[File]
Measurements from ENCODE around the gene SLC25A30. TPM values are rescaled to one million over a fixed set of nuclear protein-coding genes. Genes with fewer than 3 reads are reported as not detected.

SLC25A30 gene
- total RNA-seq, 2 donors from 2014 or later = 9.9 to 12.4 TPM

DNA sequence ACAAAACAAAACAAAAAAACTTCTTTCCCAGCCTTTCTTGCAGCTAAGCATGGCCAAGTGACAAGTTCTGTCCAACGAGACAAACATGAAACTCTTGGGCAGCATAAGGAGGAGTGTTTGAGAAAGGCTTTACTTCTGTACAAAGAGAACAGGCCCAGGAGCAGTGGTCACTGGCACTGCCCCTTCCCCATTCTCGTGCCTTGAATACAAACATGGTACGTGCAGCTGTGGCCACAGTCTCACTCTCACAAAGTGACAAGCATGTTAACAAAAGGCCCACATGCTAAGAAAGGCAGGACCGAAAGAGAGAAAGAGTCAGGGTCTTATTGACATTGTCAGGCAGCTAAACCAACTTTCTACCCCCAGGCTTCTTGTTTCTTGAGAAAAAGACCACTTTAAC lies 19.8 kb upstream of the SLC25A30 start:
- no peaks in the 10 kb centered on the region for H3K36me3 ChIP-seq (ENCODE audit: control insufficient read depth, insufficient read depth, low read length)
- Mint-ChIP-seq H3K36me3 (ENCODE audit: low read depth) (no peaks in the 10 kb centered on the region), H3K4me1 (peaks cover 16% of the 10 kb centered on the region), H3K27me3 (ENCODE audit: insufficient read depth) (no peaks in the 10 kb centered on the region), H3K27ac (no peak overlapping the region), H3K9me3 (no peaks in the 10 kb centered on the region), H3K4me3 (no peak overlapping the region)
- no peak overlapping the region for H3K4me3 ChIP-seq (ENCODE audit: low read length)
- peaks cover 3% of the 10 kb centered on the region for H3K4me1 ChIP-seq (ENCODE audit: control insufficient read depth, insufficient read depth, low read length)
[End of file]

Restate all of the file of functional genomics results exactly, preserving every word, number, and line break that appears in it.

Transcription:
Measurements from ENCODE around the gene SLC25A30. TPM values are rescaled to one million over a fixed set of nuclear protein-coding genes. Genes with fewer than 3 reads are reported as not detected.

SLC25A30 gene
- total RNA-seq, 2 donors from 2014 or later = 9.9 to 12.4 TPM

DNA sequence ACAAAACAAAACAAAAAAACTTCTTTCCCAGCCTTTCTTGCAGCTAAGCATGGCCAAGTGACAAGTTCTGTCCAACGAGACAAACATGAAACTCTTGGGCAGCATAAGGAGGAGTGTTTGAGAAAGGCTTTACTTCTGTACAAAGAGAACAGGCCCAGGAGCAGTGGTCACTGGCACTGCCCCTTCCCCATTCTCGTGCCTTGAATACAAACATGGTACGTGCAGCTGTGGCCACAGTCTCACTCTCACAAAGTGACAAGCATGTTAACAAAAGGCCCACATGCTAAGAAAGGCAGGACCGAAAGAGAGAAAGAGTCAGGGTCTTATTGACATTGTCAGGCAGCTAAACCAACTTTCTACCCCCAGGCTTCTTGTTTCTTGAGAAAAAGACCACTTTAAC lies 19.8 kb upstream of the SLC25A30 start:
- no peaks in the 10 kb centered on the region for H3K36me3 ChIP-seq (ENCODE audit: control insufficient read depth, insufficient read depth, low read length)
- Mint-ChIP-seq H3K36me3 (ENCODE audit: low read depth) (no peaks in the 10 kb centered on the region), H3K4me1 (peaks cover 16% of the 10 kb centered on the region), H3K27me3 (ENCODE audit: insufficient read depth) (no peaks in the 10 kb centered on the region), H3K27ac (no peak overlapping the region), H3K9me3 (no peaks in the 10 kb centered on the region), H3K4me3 (no peak overlapping the region)
- no peak overlapping the region for H3K4me3 ChIP-seq (ENCODE audit: low read length)
- peaks cover 3% of the 10 kb centered on the region for H3K4me1 ChIP-seq (ENCODE audit: control insufficient read depth, insufficient read depth, low read length)